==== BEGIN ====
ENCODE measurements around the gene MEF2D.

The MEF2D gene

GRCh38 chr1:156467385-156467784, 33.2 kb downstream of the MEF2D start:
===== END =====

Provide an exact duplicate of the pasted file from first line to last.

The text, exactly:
ENCODE measurements around the gene MEF2D.

The MEF2D gene

GRCh38 chr1:156467385-156467784, 33.2 kb downstream of the MEF2D start: